Inside the UK’s most radical indie publishers

Inside the UK’s most radical indie publishers

Part one: Jacaranda Books — Founded in 2012, Jacaranda Books is bringing black culture to mainstream publishing, providing a space for writers that ‘cross racial, gender and cultural boundaries.’

Jacaranda don’t mess about. If you want to discover an independent publishing house that moves and shakes with the verve of a revolutionary, look no further. Jacaranda’s mission is to publish books which “cross linguistic, racial, gender and cultural boundaries.” Formed in 2012, they have already published 30 books, including prize winners such as Irenosen Okojie’s spellbinding Butterfly Fish and the flamboyant Tram 83, by Fiston Mwanza Mujila. Jacaranda walked into 2018 all guns blazing with an announcement that in 2020 they will be publishing 20 British black writers in collaboration with creative communications agency Words of Colour.

The press was founded by Valerie Brandes, whose first publishing job was at big boy indy, Serpent’s Tail, as the Office Manager. “I loved the company,” she says, “but disliked the job and I just knew that if I wanted to work in publishing I was going to have to make my own opportunity.” Valerie wished she could find the kind of books that she used to read in the ’80’s when presses like Virago and Women’s Press were publishing books by African, African American and Caribbean writers. “It was a somewhat romantic notion but the desire to find these kinds of voices again was a huge part of my drive to want to have my own publishing company.”

Jacaranda exists in relation to a long line of black publishers in the UK: Jessica & Eric Huntley, Bogle L’Ouverture, Margaret Busby OBE, Rosemary Hudson, Amber Books & Hope Road Publishing, Verna Wilkins with Tamarind books, Xpress, Centerprise, and New Beacon. These vital publishers have produced a wealth of fascinating, entertaining and distinctive books that the corporate publishing world could only dream of.

By choosing to focus on publishing primarily black authors (though not exclusively) Brandes sees Jacaranda as inherently political, regardless of whether the books themselves shout ‘politics’ from their pages. “Our decision to publish “commercial” fiction perhaps by writers themselves not expressly ‘political’ is no contradiction.”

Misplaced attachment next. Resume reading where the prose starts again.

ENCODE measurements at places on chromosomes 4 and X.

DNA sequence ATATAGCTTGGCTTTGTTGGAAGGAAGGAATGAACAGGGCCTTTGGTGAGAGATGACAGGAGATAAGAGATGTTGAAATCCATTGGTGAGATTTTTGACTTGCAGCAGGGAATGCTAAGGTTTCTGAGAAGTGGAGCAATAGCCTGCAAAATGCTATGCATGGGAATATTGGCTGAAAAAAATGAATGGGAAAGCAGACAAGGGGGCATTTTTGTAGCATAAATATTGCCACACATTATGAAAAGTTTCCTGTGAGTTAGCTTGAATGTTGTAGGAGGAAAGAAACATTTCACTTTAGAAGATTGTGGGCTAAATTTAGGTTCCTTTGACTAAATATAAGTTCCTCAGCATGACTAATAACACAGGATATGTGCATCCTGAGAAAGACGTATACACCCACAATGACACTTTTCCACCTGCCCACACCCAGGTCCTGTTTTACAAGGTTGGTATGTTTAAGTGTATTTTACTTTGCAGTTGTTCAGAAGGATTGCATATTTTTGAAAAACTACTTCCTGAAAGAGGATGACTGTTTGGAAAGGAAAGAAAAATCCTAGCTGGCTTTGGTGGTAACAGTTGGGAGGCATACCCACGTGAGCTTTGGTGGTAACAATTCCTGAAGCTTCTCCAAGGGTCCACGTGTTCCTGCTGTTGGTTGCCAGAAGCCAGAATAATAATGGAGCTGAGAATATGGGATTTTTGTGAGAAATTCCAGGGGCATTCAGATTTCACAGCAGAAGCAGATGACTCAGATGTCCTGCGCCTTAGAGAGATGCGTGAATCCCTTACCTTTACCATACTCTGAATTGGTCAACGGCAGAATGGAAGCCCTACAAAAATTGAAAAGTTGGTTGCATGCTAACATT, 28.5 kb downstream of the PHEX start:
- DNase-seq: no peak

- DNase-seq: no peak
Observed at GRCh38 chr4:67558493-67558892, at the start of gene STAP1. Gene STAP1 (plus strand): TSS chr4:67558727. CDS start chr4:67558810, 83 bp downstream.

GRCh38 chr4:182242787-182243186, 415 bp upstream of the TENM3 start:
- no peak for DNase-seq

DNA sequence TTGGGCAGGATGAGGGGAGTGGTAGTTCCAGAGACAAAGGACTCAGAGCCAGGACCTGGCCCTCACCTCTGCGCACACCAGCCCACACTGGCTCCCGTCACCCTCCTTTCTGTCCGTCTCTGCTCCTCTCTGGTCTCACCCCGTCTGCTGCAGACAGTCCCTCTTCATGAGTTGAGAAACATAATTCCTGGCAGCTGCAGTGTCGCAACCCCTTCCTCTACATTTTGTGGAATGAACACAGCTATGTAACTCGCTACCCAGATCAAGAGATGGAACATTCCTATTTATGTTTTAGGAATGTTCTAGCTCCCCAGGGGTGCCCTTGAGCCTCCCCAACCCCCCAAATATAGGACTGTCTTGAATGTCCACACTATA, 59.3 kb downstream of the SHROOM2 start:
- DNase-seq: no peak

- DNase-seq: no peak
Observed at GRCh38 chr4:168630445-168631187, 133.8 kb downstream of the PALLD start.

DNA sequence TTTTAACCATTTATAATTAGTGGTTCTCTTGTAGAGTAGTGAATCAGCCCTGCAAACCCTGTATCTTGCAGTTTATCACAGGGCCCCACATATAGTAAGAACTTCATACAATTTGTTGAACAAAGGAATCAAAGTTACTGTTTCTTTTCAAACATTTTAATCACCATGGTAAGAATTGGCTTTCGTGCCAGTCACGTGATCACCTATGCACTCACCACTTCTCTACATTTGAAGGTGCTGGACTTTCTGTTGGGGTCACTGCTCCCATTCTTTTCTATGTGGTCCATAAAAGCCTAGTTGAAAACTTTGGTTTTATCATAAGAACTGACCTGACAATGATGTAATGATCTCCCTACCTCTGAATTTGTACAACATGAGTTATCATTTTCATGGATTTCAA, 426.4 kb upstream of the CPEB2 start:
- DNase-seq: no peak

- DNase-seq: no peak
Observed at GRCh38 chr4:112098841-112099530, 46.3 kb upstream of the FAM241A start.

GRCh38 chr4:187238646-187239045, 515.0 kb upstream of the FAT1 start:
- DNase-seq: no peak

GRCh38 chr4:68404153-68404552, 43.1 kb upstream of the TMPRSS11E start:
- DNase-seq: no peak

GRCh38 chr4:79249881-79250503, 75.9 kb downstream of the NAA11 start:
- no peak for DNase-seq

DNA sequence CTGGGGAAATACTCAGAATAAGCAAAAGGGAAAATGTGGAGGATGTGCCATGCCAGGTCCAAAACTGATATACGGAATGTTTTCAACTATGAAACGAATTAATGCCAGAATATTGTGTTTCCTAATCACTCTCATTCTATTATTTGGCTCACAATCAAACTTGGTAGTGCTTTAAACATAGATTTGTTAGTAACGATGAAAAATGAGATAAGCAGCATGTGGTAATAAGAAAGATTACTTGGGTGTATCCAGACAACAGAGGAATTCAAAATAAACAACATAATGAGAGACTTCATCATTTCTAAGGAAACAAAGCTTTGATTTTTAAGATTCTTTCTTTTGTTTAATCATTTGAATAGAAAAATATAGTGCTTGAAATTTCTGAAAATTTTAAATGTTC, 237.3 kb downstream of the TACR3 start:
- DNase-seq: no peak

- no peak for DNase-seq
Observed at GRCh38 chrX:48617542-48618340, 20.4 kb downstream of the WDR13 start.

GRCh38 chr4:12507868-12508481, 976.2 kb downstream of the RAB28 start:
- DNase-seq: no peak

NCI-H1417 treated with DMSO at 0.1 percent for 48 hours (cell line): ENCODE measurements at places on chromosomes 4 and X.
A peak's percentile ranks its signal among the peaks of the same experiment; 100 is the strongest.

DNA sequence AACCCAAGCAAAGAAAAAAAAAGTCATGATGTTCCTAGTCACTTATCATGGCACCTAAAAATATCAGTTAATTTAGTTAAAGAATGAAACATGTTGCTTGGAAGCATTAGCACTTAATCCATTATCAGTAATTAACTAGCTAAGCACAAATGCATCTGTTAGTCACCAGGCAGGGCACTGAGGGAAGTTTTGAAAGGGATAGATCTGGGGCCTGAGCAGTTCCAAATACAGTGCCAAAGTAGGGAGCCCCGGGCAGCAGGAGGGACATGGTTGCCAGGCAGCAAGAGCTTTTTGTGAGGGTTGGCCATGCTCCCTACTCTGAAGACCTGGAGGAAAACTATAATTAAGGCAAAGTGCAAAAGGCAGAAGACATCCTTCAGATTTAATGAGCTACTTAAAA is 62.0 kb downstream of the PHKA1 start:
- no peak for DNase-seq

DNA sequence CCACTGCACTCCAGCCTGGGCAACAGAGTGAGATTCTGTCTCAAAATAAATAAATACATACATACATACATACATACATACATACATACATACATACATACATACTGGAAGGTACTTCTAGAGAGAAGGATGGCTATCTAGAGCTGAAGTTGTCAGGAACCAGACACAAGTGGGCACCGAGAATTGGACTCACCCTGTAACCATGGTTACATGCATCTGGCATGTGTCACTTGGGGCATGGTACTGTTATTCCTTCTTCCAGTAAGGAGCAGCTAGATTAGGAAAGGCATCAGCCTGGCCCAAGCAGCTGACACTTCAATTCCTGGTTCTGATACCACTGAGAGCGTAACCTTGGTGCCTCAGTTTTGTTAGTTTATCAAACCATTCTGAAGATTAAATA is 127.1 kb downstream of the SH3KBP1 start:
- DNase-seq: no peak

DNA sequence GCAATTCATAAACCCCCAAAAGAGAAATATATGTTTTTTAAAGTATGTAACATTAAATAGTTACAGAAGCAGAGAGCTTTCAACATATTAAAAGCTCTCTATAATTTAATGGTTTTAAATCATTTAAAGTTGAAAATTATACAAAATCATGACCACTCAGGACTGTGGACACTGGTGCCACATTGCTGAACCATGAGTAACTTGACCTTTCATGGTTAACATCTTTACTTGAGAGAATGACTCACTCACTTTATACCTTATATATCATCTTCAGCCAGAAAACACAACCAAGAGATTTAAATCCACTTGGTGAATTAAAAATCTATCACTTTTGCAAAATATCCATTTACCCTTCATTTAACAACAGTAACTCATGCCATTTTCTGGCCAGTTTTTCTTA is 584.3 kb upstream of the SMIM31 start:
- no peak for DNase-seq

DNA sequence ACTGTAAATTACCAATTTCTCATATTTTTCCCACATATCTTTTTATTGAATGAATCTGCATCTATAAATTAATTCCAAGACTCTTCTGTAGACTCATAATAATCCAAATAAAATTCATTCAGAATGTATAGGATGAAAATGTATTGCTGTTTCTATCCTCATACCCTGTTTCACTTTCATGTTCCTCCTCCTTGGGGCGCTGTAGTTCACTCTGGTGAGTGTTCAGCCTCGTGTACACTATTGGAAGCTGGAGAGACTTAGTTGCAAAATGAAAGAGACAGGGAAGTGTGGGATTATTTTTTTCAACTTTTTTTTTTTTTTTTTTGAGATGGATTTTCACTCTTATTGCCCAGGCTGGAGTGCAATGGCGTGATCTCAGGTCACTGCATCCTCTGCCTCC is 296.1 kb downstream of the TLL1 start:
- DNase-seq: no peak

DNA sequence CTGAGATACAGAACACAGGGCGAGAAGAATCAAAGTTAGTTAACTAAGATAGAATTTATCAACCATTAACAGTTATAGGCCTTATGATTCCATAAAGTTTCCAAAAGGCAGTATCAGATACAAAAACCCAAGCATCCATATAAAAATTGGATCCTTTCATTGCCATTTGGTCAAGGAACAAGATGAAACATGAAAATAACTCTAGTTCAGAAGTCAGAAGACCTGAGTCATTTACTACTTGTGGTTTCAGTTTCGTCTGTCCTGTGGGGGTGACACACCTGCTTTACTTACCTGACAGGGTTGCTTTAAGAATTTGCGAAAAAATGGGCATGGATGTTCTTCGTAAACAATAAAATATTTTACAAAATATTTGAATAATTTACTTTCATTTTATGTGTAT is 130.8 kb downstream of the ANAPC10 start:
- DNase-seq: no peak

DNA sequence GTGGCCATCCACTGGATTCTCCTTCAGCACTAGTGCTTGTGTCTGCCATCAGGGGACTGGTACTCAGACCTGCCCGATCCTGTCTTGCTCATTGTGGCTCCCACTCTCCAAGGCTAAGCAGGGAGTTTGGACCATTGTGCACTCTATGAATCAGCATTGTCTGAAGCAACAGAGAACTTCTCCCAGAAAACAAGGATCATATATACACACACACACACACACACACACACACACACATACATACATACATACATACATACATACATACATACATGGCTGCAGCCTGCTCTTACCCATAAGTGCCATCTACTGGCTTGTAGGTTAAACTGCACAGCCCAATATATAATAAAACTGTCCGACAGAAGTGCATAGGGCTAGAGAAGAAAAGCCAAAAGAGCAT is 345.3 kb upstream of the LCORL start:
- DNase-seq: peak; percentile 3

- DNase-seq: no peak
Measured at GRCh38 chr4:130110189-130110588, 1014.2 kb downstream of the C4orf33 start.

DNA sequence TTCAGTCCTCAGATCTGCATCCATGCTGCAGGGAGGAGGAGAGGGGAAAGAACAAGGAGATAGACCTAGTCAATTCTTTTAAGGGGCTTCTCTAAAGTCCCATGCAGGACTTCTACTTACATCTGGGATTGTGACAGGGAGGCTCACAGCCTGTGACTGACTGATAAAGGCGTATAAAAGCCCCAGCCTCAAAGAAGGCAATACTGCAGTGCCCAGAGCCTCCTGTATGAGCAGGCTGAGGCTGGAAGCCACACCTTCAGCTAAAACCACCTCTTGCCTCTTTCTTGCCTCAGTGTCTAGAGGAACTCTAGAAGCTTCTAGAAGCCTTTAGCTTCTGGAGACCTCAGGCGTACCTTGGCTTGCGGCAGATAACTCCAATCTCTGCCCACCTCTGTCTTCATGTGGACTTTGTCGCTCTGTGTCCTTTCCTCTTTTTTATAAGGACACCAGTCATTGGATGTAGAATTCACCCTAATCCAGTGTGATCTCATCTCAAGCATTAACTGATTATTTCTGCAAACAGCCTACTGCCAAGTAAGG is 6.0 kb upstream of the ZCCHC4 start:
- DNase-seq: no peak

The Twenty in 2020 project is a huge step up for Jacaranda, both in production and scope. Publishing 10 fiction titles, five non-fiction and five poetry in one year is quite the task for any small independent press. A number of things inspired the project, starting with Writing the Future, a paper that analysed data and gave a very bleak picture of the lack of diversity in the publishing industry. In the two years since it was published, some things have changed, or developed, such as Nikesh Shukla’s Good Agency, the growth of Crystal Mahey Morgan’s OWNIT! and Nigerian publisher Cassava Republic setting up an office in London.

“But,” Brandes says, “there’s still work to be done, particularly in the number of black British writers achieving publication. As a Black woman, of a certain age, from a working-class background, I am often falling afoul of the very inequalities that I have taken it upon myself to address, and without boldness Jacaranda will struggle to be here in the future. Twenty in 2020 is our calling out to the industry that we are here for the long haul, that we have enormous talent and ambition. This is a nationwide initiative not just for ourselves but the black British community to which we belong.”

Jacaranda’s wide range of titles, from commercial romance and crime, to popular non-fiction and experimental short stories produces a list of books that address what Joy Francis terms the “single narrative around race” and combats what Chimamanda Ngozi Adichie calls “the danger of the single story.” It is vital for publishing that presses like Jacaranda to exist, to provide books and stories to readers that expand our imaginations and understanding of the world. But, with its focus on chasing trends and imitating previous successes, mainstream publishing is fundamentally risk-averse and readers are given books that reflect that conservatism.

Jacaranda seems to be part of a larger swell in the ownership of cultural production by black and African diasporic communities. Brandes agrees: “Globally there is much more awareness among black people and even in the face of constant racial travesties both historically and currently, there is a sense of being part of a bigger more positive mood and move toward self-acceptance and a push for excellence. Jacaranda as it currently exists, sits squarely within that realm as a game changer for the industry today.”

The jacaranda tree produces beautiful and beguiling purple petals when it blooms. Hopefully, Jacaranda publishing will flower into the future with a similar star quality.


Speak Gigantular by Irenosen Okojie – experimental, seductive and captivating short story collection from prize winning London based author.

Once Upon A Time In Shaolin by Cyrus Bozorgmehr– hilarious caper about the Wu Tang Clan’s million dollar album sale to America’s Most Hate pharma boy, Martin Shkreli.



Thinner Than Skin by Uzma Aslam Khan

An exquisite novel set in the glaciers of Northern Pakistan, exploring identity, love and the ties between us and the natural world.

War to Windrush by Stephen Bourne

Award-winning historian Stephen Bourne commemorates 70 years since the arrival of the Empire Windrush, telling the stories of those who helped create the multicultural Britain we know today, through the eyes of Black British women.

A Girl Called Eel by Ali Zamir, translated by Aneesa Abbas Higgins

Winner of a Burgess Foundation Award, a brave masterpiece from the Comoros Islands.


Learn more about Jacaranda on their official website.

Follow Kit Caless on Twitter.

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